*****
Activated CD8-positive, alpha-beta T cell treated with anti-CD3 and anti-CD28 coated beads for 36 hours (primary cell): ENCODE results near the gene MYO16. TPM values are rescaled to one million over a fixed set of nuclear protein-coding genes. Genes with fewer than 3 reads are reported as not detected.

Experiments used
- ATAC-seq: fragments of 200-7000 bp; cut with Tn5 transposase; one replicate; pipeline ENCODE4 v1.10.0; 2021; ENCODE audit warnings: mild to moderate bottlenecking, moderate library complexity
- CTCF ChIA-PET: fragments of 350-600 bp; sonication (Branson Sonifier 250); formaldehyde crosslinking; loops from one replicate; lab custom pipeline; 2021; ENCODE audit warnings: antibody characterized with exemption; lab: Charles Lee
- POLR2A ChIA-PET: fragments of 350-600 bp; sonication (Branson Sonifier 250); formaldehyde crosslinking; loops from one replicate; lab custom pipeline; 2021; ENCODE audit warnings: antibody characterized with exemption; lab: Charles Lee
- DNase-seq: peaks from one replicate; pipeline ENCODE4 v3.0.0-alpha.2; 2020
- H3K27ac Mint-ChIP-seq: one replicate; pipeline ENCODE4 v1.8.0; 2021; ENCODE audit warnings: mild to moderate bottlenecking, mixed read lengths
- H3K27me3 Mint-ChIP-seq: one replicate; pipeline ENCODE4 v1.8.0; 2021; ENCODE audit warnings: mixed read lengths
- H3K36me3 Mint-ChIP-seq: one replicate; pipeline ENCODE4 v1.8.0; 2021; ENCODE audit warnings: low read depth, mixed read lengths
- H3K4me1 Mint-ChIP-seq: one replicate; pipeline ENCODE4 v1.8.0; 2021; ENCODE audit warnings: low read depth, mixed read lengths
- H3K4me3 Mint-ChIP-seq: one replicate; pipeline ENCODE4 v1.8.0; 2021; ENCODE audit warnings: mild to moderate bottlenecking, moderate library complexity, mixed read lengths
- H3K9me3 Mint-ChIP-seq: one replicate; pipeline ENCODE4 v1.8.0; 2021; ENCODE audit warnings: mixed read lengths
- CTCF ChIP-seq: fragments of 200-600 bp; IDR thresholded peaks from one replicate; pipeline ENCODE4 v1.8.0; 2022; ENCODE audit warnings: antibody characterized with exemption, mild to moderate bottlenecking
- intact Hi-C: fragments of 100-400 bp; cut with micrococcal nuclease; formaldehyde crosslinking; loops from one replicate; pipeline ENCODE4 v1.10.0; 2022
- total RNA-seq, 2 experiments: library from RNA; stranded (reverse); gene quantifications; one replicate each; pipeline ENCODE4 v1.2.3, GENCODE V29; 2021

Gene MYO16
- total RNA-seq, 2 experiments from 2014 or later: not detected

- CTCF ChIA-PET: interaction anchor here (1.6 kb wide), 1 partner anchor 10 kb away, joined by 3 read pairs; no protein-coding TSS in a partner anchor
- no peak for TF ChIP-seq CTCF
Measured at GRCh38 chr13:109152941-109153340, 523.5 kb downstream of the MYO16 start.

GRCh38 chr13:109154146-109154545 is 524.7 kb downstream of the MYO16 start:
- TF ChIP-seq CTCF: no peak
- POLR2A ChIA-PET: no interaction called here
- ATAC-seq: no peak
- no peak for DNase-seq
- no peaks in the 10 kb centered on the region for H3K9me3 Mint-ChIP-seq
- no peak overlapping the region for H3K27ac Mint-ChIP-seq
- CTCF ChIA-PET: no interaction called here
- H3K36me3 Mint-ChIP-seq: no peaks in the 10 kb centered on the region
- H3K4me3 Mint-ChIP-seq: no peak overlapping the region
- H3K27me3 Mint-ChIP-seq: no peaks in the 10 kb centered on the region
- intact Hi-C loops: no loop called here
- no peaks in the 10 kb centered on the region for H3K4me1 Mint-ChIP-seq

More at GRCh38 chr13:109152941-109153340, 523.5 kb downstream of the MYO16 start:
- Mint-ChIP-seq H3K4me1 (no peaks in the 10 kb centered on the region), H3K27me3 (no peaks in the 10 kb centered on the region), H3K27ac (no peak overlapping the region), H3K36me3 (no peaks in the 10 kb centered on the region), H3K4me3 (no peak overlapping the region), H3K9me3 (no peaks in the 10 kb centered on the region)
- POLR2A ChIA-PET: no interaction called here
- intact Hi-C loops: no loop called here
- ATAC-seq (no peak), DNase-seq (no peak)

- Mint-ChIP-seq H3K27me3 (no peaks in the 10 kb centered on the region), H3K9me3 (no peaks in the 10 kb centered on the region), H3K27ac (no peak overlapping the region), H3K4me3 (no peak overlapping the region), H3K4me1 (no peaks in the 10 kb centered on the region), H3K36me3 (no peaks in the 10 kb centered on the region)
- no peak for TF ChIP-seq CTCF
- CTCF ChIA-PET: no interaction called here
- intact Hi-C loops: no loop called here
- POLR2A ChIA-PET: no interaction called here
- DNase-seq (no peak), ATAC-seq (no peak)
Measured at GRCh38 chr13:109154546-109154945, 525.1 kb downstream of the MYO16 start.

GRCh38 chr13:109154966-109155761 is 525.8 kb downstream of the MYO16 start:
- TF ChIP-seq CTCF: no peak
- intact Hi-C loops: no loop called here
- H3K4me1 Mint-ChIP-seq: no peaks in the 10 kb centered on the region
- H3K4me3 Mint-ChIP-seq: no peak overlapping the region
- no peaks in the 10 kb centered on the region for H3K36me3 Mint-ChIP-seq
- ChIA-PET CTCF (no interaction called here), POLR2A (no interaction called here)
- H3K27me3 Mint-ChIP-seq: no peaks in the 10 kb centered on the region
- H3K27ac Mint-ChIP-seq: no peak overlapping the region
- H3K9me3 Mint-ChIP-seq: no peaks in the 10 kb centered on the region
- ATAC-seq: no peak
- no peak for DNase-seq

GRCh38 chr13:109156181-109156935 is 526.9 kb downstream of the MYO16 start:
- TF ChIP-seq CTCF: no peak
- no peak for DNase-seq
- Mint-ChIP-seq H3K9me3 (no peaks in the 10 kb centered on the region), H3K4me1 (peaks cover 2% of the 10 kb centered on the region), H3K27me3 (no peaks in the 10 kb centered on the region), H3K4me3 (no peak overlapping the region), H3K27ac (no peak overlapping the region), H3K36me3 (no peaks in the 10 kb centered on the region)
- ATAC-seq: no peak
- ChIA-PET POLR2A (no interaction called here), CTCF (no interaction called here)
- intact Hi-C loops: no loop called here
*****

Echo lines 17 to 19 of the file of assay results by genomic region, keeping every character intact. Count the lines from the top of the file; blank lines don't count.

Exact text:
- total RNA-seq, 2 experiments from 2014 or later: not detected

- CTCF ChIA-PET: interaction anchor here (1.6 kb wide), 1 partner anchor 10 kb away, joined by 3 read pairs; no protein-coding TSS in a partner anchor
- no peak for TF ChIP-seq CTCF